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Using -IE and -EI in Spelling Study Guide

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Updated on Sep 28, 2011

Using -IE and -EI in Spelling

The vowel combination of i and e is a cause of frequent spelling errors. This lesson will explain when to use ie and when to use ei.

There is a clever mnemonic that outlines how and when to use the vowel combinations of ie and ei:

  • i before e, except after c or when sounding like -ay as in neighbor or weigh.

This mnemonic covers the rule fairly well. There are, of course, some exceptions to the rule, which we will cover in this lesson. But first, let's review the basic rule. In most words that have the letters i and e grouped together to produce a long e sound, the i will come before the e. This holds true except for words having a c immediately before this combination. For example, in the words piece and lien, the i comes before the e. In the words conceit and receive, the e comes before the i because the combination is preceded by a c.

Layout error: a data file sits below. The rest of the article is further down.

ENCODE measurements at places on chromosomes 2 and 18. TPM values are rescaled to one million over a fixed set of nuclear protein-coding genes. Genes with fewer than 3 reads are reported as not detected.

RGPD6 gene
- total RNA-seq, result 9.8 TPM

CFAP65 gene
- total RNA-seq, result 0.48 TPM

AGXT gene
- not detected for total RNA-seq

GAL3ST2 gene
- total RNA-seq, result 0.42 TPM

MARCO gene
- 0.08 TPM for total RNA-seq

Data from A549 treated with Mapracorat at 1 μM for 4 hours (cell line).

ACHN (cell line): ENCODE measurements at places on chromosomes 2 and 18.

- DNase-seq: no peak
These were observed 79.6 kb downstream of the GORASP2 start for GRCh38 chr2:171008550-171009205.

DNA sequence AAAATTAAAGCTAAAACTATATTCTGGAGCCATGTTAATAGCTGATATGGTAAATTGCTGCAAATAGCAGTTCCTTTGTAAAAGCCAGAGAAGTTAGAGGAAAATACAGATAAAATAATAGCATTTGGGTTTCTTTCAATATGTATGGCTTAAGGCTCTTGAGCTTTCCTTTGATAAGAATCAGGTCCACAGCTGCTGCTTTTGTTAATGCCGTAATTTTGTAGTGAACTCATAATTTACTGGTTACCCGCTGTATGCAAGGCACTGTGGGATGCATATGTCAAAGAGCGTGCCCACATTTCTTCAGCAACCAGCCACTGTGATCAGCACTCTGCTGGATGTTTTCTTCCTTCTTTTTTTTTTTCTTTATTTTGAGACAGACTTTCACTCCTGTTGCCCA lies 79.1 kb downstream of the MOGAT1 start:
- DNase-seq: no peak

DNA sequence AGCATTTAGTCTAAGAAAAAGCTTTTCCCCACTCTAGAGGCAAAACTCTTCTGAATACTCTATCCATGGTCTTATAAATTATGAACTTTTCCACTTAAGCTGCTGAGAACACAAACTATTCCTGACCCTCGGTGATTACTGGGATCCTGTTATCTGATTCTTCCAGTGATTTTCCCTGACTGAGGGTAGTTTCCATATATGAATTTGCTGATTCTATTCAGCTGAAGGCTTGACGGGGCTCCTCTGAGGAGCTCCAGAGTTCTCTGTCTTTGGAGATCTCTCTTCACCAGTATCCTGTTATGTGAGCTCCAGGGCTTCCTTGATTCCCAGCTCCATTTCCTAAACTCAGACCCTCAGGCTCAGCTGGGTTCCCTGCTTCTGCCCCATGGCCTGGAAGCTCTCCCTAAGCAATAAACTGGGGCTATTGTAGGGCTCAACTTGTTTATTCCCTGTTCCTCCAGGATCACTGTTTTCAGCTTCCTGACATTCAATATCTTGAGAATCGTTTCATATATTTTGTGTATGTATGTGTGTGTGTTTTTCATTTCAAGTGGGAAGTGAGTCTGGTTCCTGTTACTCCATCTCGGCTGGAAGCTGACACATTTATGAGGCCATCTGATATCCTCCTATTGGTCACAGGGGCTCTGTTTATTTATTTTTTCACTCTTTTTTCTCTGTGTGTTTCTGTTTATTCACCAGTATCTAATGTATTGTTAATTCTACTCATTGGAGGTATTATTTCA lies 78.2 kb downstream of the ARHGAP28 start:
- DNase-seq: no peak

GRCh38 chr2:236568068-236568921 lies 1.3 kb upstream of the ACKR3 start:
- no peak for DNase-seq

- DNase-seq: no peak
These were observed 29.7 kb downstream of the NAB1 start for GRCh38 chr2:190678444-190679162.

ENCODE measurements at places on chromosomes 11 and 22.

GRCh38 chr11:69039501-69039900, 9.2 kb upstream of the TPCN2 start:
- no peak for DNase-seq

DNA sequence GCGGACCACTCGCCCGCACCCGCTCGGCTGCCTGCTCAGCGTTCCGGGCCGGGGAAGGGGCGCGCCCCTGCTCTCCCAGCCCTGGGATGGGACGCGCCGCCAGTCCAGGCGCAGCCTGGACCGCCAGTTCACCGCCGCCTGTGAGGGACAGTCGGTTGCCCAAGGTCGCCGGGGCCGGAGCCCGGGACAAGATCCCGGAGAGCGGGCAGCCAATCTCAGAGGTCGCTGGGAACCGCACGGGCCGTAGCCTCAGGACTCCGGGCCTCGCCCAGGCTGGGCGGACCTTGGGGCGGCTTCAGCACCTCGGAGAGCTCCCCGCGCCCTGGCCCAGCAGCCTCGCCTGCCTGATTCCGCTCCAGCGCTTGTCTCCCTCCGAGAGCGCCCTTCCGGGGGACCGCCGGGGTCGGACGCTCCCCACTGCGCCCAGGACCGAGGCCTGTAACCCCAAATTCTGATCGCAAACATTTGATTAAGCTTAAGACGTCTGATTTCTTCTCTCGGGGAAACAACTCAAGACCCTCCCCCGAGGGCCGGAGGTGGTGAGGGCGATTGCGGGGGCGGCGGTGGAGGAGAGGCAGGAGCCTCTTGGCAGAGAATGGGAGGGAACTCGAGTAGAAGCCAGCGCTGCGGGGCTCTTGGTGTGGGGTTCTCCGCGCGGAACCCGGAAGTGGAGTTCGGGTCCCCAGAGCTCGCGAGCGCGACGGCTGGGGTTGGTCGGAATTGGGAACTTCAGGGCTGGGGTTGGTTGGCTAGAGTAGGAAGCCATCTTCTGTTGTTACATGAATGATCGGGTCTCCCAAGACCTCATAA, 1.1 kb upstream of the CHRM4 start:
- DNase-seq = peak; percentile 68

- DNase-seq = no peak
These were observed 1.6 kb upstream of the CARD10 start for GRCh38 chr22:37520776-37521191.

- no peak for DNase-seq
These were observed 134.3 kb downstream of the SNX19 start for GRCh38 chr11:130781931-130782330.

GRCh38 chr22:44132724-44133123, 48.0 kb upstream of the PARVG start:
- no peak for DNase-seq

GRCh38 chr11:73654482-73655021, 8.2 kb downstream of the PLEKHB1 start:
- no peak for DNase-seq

In words where the i and e combination produce the sound -ay (as in neighbor or weigh from the mnemonic), the order is reversed. Other examples are reign, rein, beige, and vein.

Now, the exceptions. There are a few words that do not follow this rule at all. Luckily, there is a mnemonic that can help you to remember the exceptions. In this case, the mnemonic is a silly sentence: Neither leisure foreigner seized the weird heights, either. All of the words in that sentence—except for the—are exceptions to the rule. That sentence might just be strange enough to stick in your head and to help you remember the exceptions! If not, you will have to memorize the words, because if you try to spell them according to the ie / ei rules, you will end up spelling them incorrectly.

Practice exercises for this study guide can be found at:

Using -IE and -EI in Spelling Practice Exercises

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